updated 10/17/1983 AT 01:00 AM EDT
•originally published 10/17/1983 AT 01:00 AM EDT
Richard Gere may be one of the worst dressed (PEOPLE, Sept. 26) stars in the world, but he is definitely among the Top 10 undressed.
So Mr. T's different—so what! It's refreshing. I happen to like the way he dresses and think it's great that he has the courage to wear what he pleases, regardless of what fashion fools think.
Linda Ronstadt has class that would shine through if she wore a painter's drop cloth. If her critics had talent comparable to hers, they would hardly be so concerned with what she is wearing.
It's happened. You finally printed something nice about David Bowie. Congratulations to Mr. Bowie for being chosen as one of PEOPLE's best dressed men.
Sinking Springs, Pa.
I think it is fantastic that Estelle Parsons was able to adopt a child, but I must admit it also irritated me. My husband and I want to adopt a newborn child, but we have been turned down repeatedly, not because we would not be good parents but because my husband is "too old at 45" and has three children from a previous marriage. Without a very large sum of money to hire a lawyer for a private adoption, a childless couple never has a chance. I hope that someone out there will change the priorities for what a newborn child needs—a lot of love instead of a lot of money.
Picks & Pans
With regard to Sissy Spacek's new album, your reviewer wrote, "Her vocals are amazingly strong and sensuous, especially considering that she was almost nine months pregnant when she cut most of the ten tracks." My question is what does her pregnancy have to do with the strength or sensuality of her voice? The logic of this statement escapes me completely.
I suppose I will be labeled one of those insensitive people that grieving pet owners should avoid; however, the story about Mr. Quackenbush's work as a pet bereavement counselor was just too much. With all the problems people have dealing with each other in this world, time would be better spent learning how to respect human life instead of applauding these strange bonds.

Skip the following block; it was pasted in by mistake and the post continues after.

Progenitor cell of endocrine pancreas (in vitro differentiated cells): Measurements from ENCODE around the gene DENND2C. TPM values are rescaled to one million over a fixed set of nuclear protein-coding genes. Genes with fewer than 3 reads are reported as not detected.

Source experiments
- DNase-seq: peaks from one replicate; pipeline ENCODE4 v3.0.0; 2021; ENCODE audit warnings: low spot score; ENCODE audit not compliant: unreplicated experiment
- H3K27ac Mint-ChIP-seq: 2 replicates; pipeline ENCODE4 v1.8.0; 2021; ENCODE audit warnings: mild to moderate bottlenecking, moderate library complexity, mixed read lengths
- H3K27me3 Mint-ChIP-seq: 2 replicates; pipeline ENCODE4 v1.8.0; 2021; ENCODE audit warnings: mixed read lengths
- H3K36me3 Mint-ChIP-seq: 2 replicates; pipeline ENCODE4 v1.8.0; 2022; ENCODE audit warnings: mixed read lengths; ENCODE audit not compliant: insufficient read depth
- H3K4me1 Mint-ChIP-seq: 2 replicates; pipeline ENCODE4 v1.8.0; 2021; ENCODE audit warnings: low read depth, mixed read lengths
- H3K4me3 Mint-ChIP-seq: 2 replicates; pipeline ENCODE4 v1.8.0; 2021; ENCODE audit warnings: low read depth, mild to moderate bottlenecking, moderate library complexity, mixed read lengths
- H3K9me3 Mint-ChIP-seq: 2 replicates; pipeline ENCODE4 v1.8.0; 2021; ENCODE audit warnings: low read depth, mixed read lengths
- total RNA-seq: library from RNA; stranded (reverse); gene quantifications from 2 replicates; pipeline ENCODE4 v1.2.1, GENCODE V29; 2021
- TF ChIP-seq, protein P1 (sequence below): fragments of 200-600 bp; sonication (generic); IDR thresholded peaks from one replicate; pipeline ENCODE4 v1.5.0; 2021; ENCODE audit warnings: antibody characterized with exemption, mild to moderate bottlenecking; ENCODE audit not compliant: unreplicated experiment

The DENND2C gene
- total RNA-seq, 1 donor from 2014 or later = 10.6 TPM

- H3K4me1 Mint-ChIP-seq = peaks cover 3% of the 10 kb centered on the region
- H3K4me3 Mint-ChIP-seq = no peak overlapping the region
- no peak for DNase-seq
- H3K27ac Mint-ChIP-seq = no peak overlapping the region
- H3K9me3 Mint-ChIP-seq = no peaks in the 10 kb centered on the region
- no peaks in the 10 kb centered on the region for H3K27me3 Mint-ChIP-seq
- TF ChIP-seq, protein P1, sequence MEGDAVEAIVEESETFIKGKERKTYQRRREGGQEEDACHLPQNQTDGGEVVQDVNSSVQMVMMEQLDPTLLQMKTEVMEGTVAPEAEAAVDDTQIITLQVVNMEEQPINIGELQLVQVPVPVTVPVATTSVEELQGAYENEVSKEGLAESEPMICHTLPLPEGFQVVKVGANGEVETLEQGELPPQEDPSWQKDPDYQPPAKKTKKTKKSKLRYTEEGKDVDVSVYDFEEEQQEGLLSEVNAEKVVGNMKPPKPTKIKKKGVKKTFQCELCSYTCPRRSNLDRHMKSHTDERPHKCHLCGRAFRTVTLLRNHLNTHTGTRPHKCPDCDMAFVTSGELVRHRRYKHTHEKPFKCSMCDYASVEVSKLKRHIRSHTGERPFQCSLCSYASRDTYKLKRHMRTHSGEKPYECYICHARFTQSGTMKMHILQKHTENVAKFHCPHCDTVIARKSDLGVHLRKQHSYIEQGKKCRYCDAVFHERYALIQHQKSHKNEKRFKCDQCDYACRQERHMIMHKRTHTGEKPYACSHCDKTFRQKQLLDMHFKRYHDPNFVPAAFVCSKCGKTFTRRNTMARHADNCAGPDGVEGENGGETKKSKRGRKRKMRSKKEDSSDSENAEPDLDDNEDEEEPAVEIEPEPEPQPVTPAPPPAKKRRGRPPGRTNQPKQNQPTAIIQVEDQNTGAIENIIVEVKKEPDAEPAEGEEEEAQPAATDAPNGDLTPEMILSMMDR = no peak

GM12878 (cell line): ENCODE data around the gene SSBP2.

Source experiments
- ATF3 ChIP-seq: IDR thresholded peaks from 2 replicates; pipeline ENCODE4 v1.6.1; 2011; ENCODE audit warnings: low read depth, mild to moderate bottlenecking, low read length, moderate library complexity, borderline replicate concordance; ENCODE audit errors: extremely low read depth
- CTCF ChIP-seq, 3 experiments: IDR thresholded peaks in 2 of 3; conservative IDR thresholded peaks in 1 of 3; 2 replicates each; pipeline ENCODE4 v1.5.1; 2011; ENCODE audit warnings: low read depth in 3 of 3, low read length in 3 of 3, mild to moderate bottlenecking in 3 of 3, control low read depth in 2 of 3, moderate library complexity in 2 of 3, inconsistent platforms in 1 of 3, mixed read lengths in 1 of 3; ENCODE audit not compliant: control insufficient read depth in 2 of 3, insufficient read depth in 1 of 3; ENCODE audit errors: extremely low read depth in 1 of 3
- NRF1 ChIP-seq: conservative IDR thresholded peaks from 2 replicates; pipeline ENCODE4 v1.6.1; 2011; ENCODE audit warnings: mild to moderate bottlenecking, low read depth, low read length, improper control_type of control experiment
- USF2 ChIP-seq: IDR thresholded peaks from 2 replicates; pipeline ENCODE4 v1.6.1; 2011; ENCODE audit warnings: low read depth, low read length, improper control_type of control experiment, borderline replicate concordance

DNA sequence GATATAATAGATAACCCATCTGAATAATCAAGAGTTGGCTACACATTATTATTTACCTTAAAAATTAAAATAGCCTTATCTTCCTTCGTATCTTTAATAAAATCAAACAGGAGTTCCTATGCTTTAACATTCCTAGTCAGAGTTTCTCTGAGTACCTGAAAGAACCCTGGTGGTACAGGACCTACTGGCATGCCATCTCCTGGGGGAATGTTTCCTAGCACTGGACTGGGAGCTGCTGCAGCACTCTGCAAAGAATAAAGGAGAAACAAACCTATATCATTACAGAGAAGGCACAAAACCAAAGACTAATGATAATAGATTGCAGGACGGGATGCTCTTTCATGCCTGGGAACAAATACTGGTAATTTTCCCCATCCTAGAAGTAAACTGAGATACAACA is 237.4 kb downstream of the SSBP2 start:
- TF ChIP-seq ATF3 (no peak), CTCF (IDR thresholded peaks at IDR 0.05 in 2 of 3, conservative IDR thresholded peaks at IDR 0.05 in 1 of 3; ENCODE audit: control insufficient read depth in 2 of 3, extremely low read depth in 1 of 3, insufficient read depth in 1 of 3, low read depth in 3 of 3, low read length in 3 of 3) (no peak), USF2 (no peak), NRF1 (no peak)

Mrs. Edward K. Dillon
Your article on Jamie Quackenbush brought up a few tears from the past over pets I've lost. What but grief could one feel at the loss of something that never judges you, always loves you and spends its whole life waiting for you to come home from work. Anyone who finds such feelings for animals silly need not wonder why their relationships with their fellow men and women flounder. One either has the capacity to love or one doesn't. The object of that feeling is irrelevant.
Bruce Weitz became a familiar figure in Washington, D.C. this year when he committed time and energy to raise money and focus public interest to buy bulletproof vests for city policemen. The tremendous success of the drive and the national attention it received can be attributed directly to Weitz's involvement. Weitz was honored with a Congressional reception, and Mayor Marion Barry declared an official Bruce Weitz Day. "Animal" Belker and actor Weitz have one thing in common—they've both taken a bite out of crime.
Tammy Kennedy Wolfe
The District of Columbia's Metropolitan Police all-volunteer Vest Fund has topped $628,000 and seeks just $70,000 more to buy a vest for each of the 3,884 officers on the force.
Just a quick note before I drive the kids to school. I always dreamed about being the rich and glamorous wife of someone in Hollywood; however, after reading your interview with Jackie Collins about Hollywood wives, give me soccer practice, ballet lessons and PTA meetings anyday.
The Carrie Snodgress story about her romance with Neil Young and his later neglect of their handicapped son, Zeke, is sad. But the real loser in this story is Neil Young. He's lost not only a wonderful woman but also a beautiful boy who loves him. Hope his conscience doesn't allow him to enjoy his money. He also just lost one fan—me.
New York City
I, too, am the single parent of an 11-year-old handicapped son whose father deserted us. It's been hard providing, but I'd never ask anything of his so-called father. What seems a burden to many people has been more a blessing. How many 11-year-old boys come up to their mother to give her a kiss, a hug and say "I love you" for no special reason? It's been real tough at times, but my boy and his love have made me a strong person. I used to be bitter that his father could walk away and not look back, but no longer. Bitterness will eat you alive. I'm going with a wonderful man who wants to marry me and give my son the daddy he's never had. I can feel in my heart what a wonderful mother Carrie is—Zeke is so lucky. You will both be richly rewarded in the end.